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Friday, December 1
Race-fixing rider a fugitive in Panama




Manuel Torres, one of the seven Penn National jockeys indicted on race-fixing charges earlier this year, is believed to be in Panama and to have applied for a racing license in the country, Panamanian racing officials said Thursday.

The development came as five of the jockeys and two owners filed guilty pleas in Pennsylvania Thursday, according to the U.S. district attorney's office.

Alfonso Ferrer, the racing operations manager at Hippodromo Presidente Remon in Panama, said that a jockey named Manuel Torres had arrived in the country from the U.S. several weeks ago, but Panamanian authorities have refused to license him to ride.

"There is a possibility that this is the Manuel Torres that is involved in race-fixing in the United States," Ferrer said. "We have received a letter from New York saying he is all right, but we are waiting to hear from Penn National. For now, we have told him that provisionally he is not allowed to ride until we hear from them."

Torres, who last rode Sept. 8 at Hoosier before disappearing, has failed to appear at two court hearings since being indicted in late September. The U.S. District Attorney's office considers the 34-year-old a fugitive from justice.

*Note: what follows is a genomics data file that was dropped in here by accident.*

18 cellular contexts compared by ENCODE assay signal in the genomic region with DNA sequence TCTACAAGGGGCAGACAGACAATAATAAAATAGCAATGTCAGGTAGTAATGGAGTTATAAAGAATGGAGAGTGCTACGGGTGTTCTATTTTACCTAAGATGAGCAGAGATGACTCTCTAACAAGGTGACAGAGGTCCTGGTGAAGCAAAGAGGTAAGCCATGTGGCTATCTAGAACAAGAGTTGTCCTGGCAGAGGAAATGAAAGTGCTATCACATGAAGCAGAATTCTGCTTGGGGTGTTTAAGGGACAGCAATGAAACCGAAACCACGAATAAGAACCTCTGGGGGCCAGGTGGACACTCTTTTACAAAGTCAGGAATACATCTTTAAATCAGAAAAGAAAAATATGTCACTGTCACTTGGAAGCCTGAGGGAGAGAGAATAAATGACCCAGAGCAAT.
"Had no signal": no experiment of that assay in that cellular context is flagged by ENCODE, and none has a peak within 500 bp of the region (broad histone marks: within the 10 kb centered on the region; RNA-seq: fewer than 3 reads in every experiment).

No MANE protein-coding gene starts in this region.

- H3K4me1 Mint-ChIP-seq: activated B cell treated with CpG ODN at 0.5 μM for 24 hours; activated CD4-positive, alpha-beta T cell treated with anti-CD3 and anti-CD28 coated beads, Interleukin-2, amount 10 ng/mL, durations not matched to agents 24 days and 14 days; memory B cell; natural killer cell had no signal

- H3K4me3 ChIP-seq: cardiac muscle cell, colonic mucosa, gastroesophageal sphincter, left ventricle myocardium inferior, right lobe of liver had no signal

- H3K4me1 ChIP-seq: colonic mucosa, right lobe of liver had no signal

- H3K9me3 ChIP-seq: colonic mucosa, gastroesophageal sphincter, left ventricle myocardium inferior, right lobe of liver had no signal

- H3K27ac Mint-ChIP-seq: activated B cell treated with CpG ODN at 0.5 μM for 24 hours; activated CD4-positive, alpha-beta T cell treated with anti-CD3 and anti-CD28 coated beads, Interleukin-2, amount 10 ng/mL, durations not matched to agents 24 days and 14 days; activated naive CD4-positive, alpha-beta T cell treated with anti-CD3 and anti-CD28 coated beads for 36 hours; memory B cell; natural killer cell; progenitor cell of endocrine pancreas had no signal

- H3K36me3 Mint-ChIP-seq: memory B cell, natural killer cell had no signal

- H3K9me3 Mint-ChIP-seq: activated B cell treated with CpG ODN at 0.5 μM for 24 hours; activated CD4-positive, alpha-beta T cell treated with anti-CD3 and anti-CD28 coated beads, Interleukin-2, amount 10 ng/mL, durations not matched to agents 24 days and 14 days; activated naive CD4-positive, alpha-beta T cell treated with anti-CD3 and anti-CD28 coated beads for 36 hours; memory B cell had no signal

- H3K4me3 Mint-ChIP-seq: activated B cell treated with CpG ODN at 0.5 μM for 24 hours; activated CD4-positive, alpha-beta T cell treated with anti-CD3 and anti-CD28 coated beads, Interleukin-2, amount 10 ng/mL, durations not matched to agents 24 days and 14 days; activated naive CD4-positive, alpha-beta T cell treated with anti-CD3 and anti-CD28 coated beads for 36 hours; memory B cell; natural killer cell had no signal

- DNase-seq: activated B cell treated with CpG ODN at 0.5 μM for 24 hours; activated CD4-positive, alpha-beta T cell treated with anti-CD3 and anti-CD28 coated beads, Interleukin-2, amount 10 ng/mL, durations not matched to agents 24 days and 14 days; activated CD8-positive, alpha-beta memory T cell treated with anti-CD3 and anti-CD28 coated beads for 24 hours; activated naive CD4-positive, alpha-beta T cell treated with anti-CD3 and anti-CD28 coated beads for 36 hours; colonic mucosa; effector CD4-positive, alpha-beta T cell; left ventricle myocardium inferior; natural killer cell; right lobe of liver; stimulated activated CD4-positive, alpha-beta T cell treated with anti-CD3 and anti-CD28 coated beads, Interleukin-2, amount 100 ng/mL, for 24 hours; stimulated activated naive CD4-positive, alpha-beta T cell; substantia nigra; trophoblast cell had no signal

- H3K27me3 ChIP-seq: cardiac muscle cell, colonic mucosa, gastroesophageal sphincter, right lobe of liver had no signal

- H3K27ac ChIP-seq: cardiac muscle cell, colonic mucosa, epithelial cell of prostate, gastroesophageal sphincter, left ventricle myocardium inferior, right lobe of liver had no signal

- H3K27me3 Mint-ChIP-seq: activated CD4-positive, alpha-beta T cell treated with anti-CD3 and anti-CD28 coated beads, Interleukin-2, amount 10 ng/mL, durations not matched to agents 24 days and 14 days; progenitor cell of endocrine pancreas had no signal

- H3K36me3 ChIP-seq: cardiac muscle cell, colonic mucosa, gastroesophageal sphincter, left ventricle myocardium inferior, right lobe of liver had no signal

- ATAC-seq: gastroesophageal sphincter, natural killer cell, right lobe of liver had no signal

Torres, six other riders, and two Pennsylvania horse owners have been accused of fixing races by authorities in Pennsylvania, and each faces five years in prison and up to $250,000 in fines. The owners allegedly paid the riders to hold their mounts so as to eliminate those horses from exacta and trifecta combinations.

The two owners - George D. Berryhill and Neil McElwee - and five jockeys - Ramon Pena, Lazaro Vives, Luis Morales, Rocky Jurado, and Andres Reyes - filed guilty plea agreements in U.S. federal court in Harrisburg.

U.S. Attorney David M. Barasch said Thursday that the riders and owners will likely appear next week before a judge to enter their pleas formally. Sentencing will occur within six to eight weeks, he said. Another rider, Felix Pinero, is scheduled to face trial in January.

Barasch refused to comment on the whereabouts of Torres or to confirm or deny that investigators believe he is in Panama. "We have a good idea of where he is, but I don't want to jeopardize our investigation," he said.

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